Group Created with Sketch.
Volume 23 No. 13
  • Created with Sketch.
  • Created with Sketch.
  • Created with Sketch.

Charting NBC Sports’ next moves: Pete Bevacqua on the NFL, Peacock, Olympics and more

Pete Bevacqua said NBC is taking a pass on some sports properties as it budgets for the next round of NFL rights talks.
Photo: Tony Florez Photography
Pete Bevacqua said NBC is taking a pass on some sports properties as it budgets for the next round of NFL rights talks.
Photo: Tony Florez Photography
Pete Bevacqua said NBC is taking a pass on some sports properties as it budgets for the next round of NFL rights talks.
Photo: Tony Florez Photography

NBC Sports Group President Pete Bevacqua hit on several important topics when I interviewed him on stage last week at the Endeavor Streaming Sports Media & Technology conference in Los Angeles. Here are four positions I took away from his talk.


It’s all about NFL rights.

The NFL’s media negotiations still are two or three years away, but the shadow of those upcoming deals is already affecting current rights fee negotiations. TV networks already know that they will have to pay a huge increase for the NFL and are budgeting accordingly.

“We are absolutely working backwards from an NFL deal,” Bevacqua said. “It influences every decision we make along the way. It has to.”

Bevacqua spoke of the need to stay disciplined when it comes to media rights, which means not bidding on every deal that comes up.

“We can’t have a machine gun approach,” he said. “We can’t go out there hog wild for everything that comes across our desk. We have to show restraint. We have to show discipline. And we have to, as a company, be able to look back at this plan we put together. … I know in my mind what we feel we need to bid on, what we would like to bid on and what we probably won’t bid on. That can always change, but we do have a plan in place.”

NBC seems poised to keep both NBC Sports Gold and Peacock.

NBCUniversal has prioritized Peacock, the streaming service that it plans to launch in the spring. Peacock will have a lot of sports content, which isn’t surprising given that longtime NBC Sports executive Rick Cordella moved over to Peacock as executive vice president and chief revenue officer. “There’s sports in his bones,” Bevacqua said.

Bevacqua said the fact that Peacock will have sports does not spell doom for NBC Sports Gold, the sports division’s current over-the-top service.

“It’s going to be a one-two punch,” he said. “It’s what sports will be embedded in Peacock and then what sports are we going to continue to really dive deep with our NBC Sports Gold platform, which … allows people who really want to specialize in a sport and have all access into that sport to go as deep as they want to go.”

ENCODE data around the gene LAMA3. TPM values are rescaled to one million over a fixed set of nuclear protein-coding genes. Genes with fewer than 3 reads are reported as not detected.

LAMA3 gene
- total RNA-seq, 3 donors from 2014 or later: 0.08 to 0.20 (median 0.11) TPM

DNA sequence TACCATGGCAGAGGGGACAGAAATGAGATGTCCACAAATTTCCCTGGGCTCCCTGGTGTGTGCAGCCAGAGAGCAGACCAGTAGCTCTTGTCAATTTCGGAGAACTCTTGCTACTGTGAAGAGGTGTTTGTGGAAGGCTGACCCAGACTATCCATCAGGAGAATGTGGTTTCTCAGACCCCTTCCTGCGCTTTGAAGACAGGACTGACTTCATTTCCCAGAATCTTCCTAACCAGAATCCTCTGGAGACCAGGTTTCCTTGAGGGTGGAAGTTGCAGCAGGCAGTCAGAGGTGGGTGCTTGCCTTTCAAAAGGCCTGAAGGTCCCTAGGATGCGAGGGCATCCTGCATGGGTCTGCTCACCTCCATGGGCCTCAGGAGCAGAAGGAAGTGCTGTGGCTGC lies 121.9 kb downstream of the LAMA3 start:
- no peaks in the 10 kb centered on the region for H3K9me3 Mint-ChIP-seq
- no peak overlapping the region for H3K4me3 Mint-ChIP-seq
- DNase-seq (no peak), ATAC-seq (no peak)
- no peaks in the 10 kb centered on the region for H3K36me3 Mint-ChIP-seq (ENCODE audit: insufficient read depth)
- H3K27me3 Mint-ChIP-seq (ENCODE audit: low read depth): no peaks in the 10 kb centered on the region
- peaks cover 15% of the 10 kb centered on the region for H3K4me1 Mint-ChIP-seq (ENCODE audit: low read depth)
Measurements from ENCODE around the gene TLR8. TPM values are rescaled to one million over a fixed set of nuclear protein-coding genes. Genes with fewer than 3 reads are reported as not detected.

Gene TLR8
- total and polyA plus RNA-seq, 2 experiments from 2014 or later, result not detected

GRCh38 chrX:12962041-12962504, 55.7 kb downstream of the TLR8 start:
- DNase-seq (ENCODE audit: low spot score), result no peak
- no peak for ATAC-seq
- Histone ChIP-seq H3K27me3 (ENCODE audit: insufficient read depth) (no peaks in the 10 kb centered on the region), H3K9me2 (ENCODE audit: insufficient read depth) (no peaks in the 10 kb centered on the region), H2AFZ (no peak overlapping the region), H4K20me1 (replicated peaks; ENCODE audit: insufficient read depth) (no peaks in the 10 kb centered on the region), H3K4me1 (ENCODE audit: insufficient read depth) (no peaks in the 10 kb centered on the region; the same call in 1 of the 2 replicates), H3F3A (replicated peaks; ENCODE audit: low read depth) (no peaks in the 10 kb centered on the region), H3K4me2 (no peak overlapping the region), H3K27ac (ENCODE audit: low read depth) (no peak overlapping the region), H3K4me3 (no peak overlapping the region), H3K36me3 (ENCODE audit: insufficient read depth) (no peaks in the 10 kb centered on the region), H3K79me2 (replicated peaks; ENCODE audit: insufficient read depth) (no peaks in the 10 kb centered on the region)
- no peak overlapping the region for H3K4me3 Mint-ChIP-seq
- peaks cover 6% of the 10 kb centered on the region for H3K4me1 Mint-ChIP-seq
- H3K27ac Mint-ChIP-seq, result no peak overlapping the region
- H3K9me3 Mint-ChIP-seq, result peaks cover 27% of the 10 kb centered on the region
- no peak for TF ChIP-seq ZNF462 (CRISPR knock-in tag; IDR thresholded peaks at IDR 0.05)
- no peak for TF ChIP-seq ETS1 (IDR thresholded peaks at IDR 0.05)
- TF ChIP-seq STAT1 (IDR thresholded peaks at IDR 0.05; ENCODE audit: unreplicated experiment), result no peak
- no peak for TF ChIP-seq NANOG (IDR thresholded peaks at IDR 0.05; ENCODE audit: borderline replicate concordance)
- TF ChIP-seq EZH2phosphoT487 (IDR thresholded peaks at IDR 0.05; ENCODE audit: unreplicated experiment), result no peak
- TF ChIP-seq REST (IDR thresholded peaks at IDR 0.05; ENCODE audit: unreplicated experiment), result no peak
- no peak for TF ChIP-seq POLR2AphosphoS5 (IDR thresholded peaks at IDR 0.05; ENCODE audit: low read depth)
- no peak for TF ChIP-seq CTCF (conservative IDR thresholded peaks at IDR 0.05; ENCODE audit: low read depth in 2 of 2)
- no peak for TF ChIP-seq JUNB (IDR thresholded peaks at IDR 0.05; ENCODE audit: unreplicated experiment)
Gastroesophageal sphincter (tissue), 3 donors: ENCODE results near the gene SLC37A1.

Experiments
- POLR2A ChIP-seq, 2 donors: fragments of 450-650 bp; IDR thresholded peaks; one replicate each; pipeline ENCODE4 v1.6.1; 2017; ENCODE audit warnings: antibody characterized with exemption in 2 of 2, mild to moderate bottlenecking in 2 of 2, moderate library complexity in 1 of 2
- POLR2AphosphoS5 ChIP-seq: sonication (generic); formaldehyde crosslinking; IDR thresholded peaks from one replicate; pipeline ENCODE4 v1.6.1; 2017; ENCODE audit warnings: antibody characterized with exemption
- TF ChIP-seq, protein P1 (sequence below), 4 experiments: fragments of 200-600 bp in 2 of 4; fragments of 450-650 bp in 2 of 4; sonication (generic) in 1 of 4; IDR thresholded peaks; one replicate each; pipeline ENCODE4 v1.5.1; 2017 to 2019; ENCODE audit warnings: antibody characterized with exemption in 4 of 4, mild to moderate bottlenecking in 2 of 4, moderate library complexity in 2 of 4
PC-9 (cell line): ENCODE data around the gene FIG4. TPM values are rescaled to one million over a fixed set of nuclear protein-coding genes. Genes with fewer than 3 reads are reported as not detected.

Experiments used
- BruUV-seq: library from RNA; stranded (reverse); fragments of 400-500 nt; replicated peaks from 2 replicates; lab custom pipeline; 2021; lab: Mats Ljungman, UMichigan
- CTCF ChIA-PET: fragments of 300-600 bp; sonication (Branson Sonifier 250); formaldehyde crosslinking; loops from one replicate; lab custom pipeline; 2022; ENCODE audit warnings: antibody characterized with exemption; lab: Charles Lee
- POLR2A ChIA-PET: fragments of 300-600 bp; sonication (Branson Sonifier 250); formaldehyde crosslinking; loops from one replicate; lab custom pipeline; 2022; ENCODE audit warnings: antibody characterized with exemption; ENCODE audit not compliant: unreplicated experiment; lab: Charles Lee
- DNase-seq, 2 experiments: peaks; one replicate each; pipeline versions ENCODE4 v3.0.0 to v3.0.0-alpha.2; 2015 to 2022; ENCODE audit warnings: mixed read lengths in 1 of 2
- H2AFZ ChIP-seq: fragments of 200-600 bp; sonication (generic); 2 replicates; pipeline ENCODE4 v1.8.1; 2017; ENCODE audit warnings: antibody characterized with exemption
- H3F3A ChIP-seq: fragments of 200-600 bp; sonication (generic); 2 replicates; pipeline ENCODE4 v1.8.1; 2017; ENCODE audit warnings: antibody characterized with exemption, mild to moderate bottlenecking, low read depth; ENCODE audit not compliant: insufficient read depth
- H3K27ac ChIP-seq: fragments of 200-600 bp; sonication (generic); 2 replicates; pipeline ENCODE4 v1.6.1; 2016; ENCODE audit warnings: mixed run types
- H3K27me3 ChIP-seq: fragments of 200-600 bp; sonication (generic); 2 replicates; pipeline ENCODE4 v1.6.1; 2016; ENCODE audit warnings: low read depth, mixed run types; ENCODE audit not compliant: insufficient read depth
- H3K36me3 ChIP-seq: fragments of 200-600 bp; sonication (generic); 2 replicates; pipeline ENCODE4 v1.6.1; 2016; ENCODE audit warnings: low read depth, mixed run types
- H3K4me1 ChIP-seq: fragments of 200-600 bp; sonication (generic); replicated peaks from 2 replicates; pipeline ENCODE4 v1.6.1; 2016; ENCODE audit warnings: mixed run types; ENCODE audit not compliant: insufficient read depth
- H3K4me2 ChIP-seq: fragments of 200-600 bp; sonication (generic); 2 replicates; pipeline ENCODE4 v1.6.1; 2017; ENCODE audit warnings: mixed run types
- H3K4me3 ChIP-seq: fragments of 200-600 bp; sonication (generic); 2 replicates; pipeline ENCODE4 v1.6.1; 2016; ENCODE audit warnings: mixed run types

Bevacqua said a streaming strategy presents a key to the future and referenced the fact that streaming audiences skew younger. Still, he said linear television will remain the dominant platform for a long time.

“Everybody’s writing its epitaph, but look at ‘Sunday Night Football,’ the most popular program on prime time eight years in a row — and it looks like we’re well on our way to being the ninth,” he said. “You need to be able to provide for both.”

It’s full speed ahead for the Olympics.

I was surprised to see that longtime executive Jim Bell, who oversaw NBC’s Olympic production, left the network just eight months before the Tokyo Games. Bevacqua said a replacement would be announced in the next week or two.

“Jim’s a great person and did unbelievable amounts of work as a producer and brought great energy to it, but we’re going to be totally prepared,” Bevacqua said.

Bevacqua referenced the number of top executives still at NBC who have decades’ worth of experience working on the Olympics.

“We have people like Gary Zenkel and Joe Gesue and Becky Chatman and Peter Diamond and Mark Levy — I could sit here and name 50 names, who literally grew up with the Olympics,” Bevacqua said. “We are putting the finishing touches on a plan. You’ll see an announcement in the next few weeks.”

Bevacqua said ad sales already are off to a strong start, saying that they are pacing better than Rio. And its schedule, coming in between the Democratic and Republican national conventions, should help ratings. “We see it as an unbelievably favorable positioning,” he said.

NBC did not bid on the Champions League.

I had heard that NBC and its Spanish-language Telemundo were planning to team up to bid on the UEFA Champions League package that CBS won. But when I asked Bevacqua about the bid, he said he never formally submitted one.

“We looked at it but ultimately [didn’t] based on what we thought it may go for, which has been now proven to be correct,” he said. “We talked to our friends at Telemundo … and just decided that if we’re not going to put our best foot forward, we should just take a pass.”

John Ourand can be reached at Follow him on Twitter @Ourand_SBJ and read his twice-weekly newsletter.